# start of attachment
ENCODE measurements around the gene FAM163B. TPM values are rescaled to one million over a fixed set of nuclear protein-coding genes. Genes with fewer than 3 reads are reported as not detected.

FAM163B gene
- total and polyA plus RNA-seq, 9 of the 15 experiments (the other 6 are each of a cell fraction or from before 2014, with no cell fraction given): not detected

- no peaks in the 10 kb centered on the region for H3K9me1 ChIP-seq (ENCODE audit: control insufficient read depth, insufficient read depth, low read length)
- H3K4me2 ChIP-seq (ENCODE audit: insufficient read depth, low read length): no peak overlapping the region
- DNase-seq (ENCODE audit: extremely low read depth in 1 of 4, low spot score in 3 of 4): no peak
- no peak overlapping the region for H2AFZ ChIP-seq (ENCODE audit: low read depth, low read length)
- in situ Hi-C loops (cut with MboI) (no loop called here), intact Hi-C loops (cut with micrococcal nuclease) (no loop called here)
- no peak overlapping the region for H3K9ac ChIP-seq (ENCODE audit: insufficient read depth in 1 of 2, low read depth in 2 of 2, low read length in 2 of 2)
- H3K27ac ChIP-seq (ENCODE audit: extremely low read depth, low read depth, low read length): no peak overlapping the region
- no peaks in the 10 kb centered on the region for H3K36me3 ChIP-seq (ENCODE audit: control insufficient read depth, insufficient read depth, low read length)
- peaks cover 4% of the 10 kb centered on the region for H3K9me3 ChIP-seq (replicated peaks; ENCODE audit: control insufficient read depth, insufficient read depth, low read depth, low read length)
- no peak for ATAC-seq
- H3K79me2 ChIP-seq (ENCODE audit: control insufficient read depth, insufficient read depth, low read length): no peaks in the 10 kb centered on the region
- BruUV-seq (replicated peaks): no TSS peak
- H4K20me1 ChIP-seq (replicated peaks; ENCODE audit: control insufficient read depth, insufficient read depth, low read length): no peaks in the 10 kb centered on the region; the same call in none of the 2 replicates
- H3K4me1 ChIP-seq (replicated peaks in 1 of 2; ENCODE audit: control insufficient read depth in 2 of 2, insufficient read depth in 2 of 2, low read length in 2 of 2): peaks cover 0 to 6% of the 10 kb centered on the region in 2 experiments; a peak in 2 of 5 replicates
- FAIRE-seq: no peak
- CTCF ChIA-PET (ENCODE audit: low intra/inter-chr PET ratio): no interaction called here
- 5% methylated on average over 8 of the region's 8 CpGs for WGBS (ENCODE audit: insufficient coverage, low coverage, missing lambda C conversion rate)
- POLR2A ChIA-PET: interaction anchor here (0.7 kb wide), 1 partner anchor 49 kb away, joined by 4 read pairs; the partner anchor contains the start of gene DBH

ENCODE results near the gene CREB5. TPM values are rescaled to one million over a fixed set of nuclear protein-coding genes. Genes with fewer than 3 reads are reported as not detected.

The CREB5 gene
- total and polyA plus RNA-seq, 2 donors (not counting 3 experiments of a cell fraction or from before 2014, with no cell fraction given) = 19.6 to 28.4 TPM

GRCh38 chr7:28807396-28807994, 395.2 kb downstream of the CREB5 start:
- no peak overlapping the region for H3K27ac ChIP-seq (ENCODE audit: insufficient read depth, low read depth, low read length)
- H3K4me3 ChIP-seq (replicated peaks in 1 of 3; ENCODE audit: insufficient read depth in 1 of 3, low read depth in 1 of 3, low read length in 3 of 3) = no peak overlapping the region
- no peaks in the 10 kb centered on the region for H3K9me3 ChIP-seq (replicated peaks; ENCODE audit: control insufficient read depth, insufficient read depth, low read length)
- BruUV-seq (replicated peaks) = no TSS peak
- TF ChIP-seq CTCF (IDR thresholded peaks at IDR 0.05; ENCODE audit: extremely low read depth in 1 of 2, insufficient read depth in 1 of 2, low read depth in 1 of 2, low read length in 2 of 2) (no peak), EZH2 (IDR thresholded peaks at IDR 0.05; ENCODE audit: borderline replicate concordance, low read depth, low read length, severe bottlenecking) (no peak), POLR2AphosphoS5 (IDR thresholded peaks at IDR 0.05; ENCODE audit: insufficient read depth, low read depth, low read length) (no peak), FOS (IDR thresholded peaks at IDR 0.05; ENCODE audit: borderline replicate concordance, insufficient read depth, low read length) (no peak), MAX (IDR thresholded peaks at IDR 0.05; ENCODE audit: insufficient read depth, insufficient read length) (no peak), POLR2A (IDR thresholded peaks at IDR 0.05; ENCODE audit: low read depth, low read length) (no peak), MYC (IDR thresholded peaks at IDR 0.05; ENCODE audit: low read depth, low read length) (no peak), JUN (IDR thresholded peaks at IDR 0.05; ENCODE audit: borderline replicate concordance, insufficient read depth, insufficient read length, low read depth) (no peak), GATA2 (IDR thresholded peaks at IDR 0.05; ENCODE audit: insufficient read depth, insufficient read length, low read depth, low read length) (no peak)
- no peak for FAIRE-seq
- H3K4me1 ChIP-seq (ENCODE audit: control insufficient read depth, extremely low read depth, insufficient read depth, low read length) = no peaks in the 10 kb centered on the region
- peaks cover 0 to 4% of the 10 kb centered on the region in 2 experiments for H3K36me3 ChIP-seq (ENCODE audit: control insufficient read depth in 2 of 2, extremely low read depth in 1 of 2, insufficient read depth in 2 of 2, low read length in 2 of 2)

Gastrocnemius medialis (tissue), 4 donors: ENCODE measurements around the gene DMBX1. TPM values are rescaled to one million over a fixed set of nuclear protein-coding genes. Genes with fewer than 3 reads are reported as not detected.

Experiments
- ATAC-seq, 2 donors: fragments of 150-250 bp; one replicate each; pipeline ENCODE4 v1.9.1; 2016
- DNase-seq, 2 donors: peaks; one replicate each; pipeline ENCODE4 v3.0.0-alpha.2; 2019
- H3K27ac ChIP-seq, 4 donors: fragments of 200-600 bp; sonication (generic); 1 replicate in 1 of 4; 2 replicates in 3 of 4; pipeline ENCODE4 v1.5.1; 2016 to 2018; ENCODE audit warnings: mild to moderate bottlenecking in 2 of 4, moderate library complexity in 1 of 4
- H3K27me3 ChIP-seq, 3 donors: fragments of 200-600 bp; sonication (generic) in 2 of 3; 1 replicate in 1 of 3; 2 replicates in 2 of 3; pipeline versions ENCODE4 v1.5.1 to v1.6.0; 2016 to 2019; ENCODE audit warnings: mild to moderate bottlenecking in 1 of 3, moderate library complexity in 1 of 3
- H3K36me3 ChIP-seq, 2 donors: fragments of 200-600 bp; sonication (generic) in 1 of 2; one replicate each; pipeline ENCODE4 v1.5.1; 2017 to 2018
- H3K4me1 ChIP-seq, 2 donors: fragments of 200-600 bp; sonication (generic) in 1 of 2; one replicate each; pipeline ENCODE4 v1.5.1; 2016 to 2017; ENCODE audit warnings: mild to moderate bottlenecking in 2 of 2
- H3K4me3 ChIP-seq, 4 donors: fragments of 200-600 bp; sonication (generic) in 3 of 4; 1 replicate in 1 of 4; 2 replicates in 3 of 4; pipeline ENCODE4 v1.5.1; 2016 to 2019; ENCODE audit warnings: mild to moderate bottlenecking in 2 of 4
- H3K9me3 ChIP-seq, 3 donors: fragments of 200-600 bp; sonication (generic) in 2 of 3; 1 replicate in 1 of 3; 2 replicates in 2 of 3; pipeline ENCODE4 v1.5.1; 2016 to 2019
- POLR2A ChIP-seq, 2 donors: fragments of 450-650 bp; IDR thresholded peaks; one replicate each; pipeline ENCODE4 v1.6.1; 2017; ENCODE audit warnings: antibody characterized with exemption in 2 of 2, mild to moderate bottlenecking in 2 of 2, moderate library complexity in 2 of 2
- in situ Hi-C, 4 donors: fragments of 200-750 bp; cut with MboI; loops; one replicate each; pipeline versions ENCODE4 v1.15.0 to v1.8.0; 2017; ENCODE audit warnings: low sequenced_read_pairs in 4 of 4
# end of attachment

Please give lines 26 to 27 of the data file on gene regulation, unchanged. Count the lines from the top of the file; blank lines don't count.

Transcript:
- no peak overlapping the region for H3K27ac ChIP-seq (ENCODE audit: insufficient read depth, low read depth, low read length)
- H3K4me3 ChIP-seq (replicated peaks in 1 of 3; ENCODE audit: insufficient read depth in 1 of 3, low read depth in 1 of 3, low read length in 3 of 3) = no peak overlapping the region